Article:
print preview


PLOT Public Art Project launched


(March 26)—Three site-specific installations at the UP Vargas Museum Garden also known as the UP Sculpture Garden comprised of ropes with sounding cans, a red house cloaked with mirror on all sides and an inhabitable tree house atop a sturdy tree were unveiled to the public on March 15.

Collectively known as the PLOT Public Art Project (PLOT), the installations were created by artists Luis “Junyee” E. Yee Jr., Reginald Yuson and Leeroy New.

PLOT “aims to map the continuity in three and multi-dimensional art practice in Philippine art by selecting artists that represent its significant periods. Set in greenery adjacent to the Vargas Museum, this project underscores the possibility of revitalizing public space; opening it up to interaction and exchange with a broader public,” explained Prof. Tessa Maria Guazon, a faculty of the Department of Arts Studies and PLOT project’s curator.

Guazon said the three artists were chosen for the project because their works “represent significant shifts in sculpture, site-specific pieces, installation works, commissioned and otherwise in the context of Philippine art.”


Junyee's work
(Photo by Eric Guazon
)

A pioneer of site-specific art in the Philippines, Junyee’s installation of ropes with sounding cans which he entitled Dissecting Space with Sound and Silence, “illustrates his sharp sense of sprawl and how best to expand or contract it by intervention through site.” The sounding cans mimic those installed in rice fields and are meant to ward off birds. At the same time, sounds from these cans are also music that help in the nourishment and flourishing of rice saplings.


Reg Yuson's work Photo by Eric Guazon

Yuson used the red house at the Sculpture Garden as part of his installation. He employed the strategy of de-familiarization by covering the structure with mirrors.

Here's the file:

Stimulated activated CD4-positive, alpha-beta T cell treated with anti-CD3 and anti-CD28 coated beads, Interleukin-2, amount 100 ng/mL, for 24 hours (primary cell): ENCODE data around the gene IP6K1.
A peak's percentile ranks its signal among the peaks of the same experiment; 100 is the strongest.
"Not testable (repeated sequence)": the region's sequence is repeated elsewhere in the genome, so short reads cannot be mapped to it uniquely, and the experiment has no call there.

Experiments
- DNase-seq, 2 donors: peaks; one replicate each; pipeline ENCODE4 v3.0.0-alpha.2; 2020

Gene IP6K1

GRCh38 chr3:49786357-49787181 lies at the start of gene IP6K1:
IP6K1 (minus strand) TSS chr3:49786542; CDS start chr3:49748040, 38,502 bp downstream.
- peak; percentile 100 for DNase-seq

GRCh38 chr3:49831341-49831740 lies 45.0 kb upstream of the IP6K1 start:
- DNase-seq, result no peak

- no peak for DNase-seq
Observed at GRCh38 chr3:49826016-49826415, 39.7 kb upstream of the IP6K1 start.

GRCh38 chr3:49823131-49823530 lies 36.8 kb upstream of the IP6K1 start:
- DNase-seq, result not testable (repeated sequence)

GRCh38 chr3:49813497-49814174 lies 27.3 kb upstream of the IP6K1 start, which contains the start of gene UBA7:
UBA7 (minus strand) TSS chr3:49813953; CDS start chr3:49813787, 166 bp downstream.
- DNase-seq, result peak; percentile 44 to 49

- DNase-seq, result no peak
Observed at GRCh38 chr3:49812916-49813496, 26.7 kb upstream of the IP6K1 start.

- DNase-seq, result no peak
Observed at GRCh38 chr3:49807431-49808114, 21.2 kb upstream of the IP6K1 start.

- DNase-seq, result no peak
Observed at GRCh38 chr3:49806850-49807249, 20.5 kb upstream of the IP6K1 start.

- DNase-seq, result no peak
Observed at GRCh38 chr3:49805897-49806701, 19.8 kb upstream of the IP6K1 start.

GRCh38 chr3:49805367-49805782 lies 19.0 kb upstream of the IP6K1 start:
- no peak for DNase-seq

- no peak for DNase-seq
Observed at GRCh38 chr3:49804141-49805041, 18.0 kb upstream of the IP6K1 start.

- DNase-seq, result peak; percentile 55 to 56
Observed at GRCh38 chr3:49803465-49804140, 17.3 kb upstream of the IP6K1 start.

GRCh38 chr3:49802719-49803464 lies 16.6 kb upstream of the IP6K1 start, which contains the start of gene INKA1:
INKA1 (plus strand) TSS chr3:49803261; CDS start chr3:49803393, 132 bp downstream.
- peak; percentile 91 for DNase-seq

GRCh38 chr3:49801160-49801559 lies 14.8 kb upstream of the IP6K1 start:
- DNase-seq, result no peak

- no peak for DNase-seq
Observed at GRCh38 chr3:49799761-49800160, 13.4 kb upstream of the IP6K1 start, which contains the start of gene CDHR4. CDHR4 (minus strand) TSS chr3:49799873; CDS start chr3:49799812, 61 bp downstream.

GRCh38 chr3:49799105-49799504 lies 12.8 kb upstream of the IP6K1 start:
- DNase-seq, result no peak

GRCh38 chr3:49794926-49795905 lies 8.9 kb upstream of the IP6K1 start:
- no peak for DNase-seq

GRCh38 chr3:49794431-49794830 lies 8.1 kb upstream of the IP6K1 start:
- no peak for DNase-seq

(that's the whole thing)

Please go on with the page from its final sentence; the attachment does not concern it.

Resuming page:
According to Guazon, the red structure which “disappeared and somehow what was once familiar but unnoticed became an absent yet significant element of the landscape. From when the mirrors went up, passers-by descended to the garden to play before their reflections. Walking past, we see the entire environment doubly reflected on the mirror surface.”


Leeroy New's work
(Photo by Eric Guazon)

Meanwhile, New constructed an inhabitable tree house atop an acacia tree in the center of the garden. His piece, according to Guazon, “...demonstrates his zealous exploration of material and form. A latent organic growth underlies his projects, whether materials are natural or synthetic. New’s works speak of unbridled growth, a curious morphing into forms playful, alien, and near grotesque sometimes.”

During the program, Junyee requested for 15 volunteers from the audience to cut pieces of white cloth hanging from the ropes with tin cans and pierce the cloth on the ground using a barbeque stick.

Junyee explained the activity was just like what he did in 1970, during his first interactive exhibit in the University. He added that the activity enabled the audience “...to become part of the art and have a clear memory about it that would last for a long time. It also symbolizes the Filipinos’ bayanihan spirit.”


Photo by Eric Guazon

The PLOT project was initiated by faculty of the Department of Arts Studies namely: Guazon, Louise Anne Marcelino and Manuel Kristoffer Giron. It was supported by the National Commission for Culture and the Arts (NCCA) through its Ani ng Sining 2013 Program and UPD Office of the Chancellor through the Office for Initiatives in Culture and the Arts, in cooperation with the College of Arts and Letters’ Dean’s Office,   the Vargas Museum and Fruition Realty Corporation.

Also present during the PLOT project’s official launch were Dr. Gerard Rey A. Lico, UPD’s Campus Architect and head of the NCCA Subcommittee on Architecture and the Allied Arts; Silvana Diaz of Galeria Duemila, and artists Gus Albor, Jonah Salvosa and Eric Guazon. —H.C.P.